It seems that Russia is returning to Soviet times. Those who were alive then will remember there were no cucumbers in winter at all. They would run out in October, and the first long greenhouse cucumbers would hit the shelves for March 8 [International Women’s Day]. They cost 2 rubles and 20 kopecks a kilo, the same price as baloney, while meat (beef) cost 2 rubles a kilo. Then the cucumbers would disappear again until summer. During the dacha season, the price for cucumbers would fall, but it was no longer the tasteless “eighth of March” long cucumbers that were on sale, but normal cucumbers. In Leningrad, they cost around 20 kopecks a kilo. The current deficit is also an omen from Soviet times.

“I think the authorities should pay attention to the shortfall of cucumbers in Petersburg. And pay more attention to agriculture, because it is the industry that can replace oil in Russia,” said Alexander Bykov.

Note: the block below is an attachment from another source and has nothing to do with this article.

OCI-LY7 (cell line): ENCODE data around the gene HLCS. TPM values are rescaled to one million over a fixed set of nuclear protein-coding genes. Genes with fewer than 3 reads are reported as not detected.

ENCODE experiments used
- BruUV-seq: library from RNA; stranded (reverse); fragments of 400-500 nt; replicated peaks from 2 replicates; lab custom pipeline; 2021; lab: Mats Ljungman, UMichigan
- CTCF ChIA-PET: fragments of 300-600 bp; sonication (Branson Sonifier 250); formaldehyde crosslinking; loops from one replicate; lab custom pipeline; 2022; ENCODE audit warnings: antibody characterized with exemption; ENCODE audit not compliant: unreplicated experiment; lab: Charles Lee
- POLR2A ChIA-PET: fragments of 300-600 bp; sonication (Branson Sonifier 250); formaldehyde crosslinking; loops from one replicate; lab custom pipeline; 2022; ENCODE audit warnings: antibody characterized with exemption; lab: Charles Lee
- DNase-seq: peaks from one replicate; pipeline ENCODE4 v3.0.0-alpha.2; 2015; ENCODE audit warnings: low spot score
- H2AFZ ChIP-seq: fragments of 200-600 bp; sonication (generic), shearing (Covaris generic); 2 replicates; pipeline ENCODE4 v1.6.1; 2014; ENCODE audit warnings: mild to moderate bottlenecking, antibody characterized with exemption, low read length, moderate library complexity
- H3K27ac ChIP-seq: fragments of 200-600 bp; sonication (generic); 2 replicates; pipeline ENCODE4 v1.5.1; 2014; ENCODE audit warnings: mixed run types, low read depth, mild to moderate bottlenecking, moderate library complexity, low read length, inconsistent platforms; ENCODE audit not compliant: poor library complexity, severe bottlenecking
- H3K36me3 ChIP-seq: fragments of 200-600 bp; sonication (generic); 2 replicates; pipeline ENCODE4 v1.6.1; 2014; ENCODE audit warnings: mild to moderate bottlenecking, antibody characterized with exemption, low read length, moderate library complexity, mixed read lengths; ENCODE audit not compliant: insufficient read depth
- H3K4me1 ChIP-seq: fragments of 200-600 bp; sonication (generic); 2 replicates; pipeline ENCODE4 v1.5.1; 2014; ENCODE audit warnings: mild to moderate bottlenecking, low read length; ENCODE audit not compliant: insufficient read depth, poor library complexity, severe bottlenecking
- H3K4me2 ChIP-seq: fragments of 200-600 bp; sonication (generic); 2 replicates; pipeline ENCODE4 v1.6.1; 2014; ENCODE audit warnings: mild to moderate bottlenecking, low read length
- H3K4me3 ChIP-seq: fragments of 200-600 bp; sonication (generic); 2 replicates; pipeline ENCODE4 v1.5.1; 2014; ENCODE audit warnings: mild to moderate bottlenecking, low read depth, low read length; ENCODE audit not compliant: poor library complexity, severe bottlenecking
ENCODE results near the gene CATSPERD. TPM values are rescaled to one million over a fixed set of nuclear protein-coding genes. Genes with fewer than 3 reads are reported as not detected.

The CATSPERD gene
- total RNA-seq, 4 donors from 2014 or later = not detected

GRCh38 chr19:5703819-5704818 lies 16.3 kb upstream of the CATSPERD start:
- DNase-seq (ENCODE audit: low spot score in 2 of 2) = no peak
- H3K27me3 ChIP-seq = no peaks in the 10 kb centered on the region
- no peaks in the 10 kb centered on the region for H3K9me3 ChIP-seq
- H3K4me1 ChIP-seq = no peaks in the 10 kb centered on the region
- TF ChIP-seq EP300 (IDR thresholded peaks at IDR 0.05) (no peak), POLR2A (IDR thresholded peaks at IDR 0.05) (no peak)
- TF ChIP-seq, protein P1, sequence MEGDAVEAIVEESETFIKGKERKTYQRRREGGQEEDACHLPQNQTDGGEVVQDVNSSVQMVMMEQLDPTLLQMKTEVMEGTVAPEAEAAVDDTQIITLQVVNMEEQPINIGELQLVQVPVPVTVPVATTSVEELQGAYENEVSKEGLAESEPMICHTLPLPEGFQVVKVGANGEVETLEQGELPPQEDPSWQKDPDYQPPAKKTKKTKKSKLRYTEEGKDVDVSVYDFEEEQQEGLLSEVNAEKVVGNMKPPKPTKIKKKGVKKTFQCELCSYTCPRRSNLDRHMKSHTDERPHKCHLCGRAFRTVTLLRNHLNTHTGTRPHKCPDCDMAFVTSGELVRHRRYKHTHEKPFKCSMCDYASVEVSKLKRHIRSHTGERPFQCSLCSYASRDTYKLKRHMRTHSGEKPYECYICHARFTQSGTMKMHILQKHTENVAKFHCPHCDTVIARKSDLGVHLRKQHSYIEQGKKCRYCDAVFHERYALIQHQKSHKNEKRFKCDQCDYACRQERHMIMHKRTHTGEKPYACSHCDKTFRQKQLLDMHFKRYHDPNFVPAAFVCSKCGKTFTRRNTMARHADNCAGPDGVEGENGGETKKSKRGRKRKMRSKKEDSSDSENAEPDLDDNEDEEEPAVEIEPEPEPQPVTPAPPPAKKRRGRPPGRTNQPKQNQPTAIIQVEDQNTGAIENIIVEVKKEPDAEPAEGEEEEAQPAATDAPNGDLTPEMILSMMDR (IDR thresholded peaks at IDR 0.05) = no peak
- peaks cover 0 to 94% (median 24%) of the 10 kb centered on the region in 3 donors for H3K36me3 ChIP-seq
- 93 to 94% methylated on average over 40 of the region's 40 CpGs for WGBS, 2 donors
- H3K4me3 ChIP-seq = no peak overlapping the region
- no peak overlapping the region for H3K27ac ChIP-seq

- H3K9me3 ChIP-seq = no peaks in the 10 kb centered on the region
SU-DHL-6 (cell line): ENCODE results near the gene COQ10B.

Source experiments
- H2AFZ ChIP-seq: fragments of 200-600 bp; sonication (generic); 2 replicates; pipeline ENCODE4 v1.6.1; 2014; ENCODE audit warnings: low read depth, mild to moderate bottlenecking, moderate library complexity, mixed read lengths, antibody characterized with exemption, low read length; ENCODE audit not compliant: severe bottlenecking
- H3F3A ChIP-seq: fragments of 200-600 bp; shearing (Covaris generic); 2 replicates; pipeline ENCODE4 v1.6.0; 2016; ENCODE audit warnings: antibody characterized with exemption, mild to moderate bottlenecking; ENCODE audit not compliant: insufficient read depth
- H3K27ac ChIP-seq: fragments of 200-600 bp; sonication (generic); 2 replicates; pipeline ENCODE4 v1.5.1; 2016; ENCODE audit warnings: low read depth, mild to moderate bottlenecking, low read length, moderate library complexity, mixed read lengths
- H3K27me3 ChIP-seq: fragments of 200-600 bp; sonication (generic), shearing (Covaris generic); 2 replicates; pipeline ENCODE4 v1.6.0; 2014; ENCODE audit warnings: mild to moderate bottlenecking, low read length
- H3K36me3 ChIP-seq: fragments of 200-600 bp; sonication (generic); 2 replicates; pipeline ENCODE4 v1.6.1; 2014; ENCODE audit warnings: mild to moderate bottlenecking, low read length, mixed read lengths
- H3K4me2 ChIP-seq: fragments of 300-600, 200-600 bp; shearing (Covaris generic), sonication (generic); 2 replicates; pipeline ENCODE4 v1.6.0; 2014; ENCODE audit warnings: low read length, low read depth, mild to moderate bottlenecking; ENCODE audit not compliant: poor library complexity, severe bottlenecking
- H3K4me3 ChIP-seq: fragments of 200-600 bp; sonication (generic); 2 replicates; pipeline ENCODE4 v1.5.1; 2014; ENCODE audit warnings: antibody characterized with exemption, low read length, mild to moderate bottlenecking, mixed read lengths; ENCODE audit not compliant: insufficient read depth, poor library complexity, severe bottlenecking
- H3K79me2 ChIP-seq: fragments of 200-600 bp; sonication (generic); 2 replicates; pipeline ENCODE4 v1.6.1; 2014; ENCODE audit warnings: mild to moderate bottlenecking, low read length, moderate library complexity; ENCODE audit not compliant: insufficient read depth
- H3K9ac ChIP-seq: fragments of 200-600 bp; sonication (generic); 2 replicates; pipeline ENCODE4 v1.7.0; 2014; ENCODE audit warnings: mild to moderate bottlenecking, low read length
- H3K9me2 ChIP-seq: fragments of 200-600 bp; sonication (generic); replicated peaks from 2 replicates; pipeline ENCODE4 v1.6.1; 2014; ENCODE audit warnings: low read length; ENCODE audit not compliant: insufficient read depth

Translated by the Russian Reader. Second image, above, courtesy of paperdaemon

China Friendly, Part Two: “There Are Lots of Them, and a Few of Us”

Russian literature is often credited with a rich tradition of satire, parody, and absurdism, a tradition associated with writers otherwise as different as Gogol, Dostoevsky, Saltykov-Shchedrin, Chekhov, Bulgakov, Kharms, Ilf and Petrov, and Zoshchenko. But this is a misconception. All these writers were stone-cold realists. You only have to live in Russia for a time and know the language well enough to realize they did not make anything up. They just had to turn on their tape recorders, so to speak. As reporter Elena Rotkevich did for the following article.

There is also no little irony in the fact that this article was going to press just as reports had begun coming in that the almighty Chinese economy was going pear-shaped. Although that now-dubious omnipotence seems to have been achieved at a totally unacceptable cost.

“Our goal is communism!”


“The Hermitage is not particularly interesting to the Chinese”
Elena Rotkevich
July 6, 2015
Gorod 812

Red itineraries will be popular if they are pitched properly to tourists from the PRC. Tourist guide and interpreter Ekaterina Guseva shared her impressions of working with Chinese groups.